I just called my Senator. Up until now, I’ve been more interested in social media action, but the stakes are so high today that I had to take all steps possible. You see, tomorrow the Senate will decide whether or not to pass S. 2609–also known as the “Deny Americans the Right to Know” or DARK Act. After the House of Representatives passed it last year, the Senate is our last line of defense. The DARK Act would make it illegal for states to require GMO labeling and would override GMO labeling bills already in place–regardless of the fact that 94% of Americans want GMO labeling. Luckily, the Senate also has another bill…
Presidential candidate Hillary Clinton seems to be staking her environmental fortunes on solar power. In anticipation of Obama’s Clean Power Plan announcement, Clinton announced her goal to expand solar power capacity 700% over the next five years, the equivalent of “putting solar panels on the roofs of more than 25 million homes.” With those kind of lofty environmental aspirations in place, what’s the deal with the (presumed) democratic candidate and Monsanto?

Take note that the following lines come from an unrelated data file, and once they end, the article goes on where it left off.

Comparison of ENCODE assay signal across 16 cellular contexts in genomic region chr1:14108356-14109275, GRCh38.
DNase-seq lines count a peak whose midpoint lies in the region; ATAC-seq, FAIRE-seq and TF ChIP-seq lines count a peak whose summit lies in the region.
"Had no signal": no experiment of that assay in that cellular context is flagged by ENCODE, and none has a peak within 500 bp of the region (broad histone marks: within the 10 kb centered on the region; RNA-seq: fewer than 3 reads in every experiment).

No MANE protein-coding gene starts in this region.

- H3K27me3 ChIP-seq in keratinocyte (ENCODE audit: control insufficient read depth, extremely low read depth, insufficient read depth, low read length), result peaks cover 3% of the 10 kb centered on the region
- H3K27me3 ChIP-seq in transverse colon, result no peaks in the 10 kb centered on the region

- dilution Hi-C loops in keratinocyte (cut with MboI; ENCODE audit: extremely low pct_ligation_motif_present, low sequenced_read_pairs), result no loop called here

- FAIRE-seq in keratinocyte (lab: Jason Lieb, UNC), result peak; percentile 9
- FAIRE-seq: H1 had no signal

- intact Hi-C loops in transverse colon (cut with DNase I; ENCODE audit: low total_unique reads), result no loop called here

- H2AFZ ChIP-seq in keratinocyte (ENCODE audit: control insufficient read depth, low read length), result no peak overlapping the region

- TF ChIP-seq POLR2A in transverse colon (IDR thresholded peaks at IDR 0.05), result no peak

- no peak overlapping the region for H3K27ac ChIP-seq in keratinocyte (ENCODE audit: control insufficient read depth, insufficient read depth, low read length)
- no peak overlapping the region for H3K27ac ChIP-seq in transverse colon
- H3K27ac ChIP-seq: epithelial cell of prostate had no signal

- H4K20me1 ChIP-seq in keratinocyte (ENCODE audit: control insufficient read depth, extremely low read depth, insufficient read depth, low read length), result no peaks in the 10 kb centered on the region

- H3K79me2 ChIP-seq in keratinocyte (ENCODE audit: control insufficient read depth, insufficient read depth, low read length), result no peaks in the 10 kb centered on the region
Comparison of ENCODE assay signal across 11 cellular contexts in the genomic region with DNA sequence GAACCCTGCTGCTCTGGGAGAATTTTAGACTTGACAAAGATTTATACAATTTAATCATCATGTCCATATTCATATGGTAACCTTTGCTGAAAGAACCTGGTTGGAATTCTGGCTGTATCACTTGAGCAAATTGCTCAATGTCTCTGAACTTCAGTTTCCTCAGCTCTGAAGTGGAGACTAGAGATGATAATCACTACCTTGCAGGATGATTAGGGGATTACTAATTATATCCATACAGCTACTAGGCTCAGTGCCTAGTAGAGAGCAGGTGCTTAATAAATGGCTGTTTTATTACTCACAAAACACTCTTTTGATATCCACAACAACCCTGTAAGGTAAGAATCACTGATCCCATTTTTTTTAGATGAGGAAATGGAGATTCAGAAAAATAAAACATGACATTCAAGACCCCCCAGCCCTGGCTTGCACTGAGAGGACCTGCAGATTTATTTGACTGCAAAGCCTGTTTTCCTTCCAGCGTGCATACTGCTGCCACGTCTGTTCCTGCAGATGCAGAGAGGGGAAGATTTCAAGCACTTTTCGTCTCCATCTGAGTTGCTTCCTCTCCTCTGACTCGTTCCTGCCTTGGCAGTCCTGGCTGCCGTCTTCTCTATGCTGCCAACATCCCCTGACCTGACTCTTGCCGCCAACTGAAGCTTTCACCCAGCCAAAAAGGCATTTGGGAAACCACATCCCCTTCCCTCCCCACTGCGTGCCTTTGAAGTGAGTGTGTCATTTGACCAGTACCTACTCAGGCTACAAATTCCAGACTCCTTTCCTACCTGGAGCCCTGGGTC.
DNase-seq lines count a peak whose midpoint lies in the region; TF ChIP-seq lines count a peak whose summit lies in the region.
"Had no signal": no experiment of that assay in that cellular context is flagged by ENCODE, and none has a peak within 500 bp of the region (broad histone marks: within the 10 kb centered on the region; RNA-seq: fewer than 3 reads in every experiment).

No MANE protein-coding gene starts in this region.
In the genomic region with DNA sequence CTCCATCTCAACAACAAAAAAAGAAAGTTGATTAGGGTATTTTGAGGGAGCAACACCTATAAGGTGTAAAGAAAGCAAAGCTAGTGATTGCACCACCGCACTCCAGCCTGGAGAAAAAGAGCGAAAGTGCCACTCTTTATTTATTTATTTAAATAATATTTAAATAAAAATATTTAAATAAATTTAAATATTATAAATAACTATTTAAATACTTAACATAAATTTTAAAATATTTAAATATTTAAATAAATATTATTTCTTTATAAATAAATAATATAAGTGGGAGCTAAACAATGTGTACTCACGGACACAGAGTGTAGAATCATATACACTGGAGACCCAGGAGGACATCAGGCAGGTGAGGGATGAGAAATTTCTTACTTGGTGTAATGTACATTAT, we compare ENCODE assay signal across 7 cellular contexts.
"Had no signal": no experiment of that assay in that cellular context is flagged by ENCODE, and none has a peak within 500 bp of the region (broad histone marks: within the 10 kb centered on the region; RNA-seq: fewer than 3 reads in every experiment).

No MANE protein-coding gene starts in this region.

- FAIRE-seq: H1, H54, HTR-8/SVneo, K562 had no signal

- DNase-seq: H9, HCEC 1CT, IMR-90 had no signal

Is there a more controversial subject in the food world than GMOs? I don’t think so. With Connecticut and Maine passing GMO labeling laws last year, and 20 more states considering them, we all should get well informed about Genetically Modified Organisms. My problem with GMOs is that most manipulation of these plants involves making them able to better withstand high doses of pesticides. In fact, from 1996 to 2008—the first 13 years of commercial GMO crop production—there were 318 million more pounds of pesticides applied to crops. Take a look at this infographic, part of my “by the numbers” series this month. What do you think?
Stories about radioactive tuna from the 2011 Fukushima meltdown that showed up 6,000 miles away on California’s shores sounded too crazy to be true. The FDA said the radiation was nothing to worry about in the United States, since you’d have to eat pounds of the stuff before being affected. But according to a 2011 Government Accountability Study, the FDA only inspects .1% of the fish we import for consumption.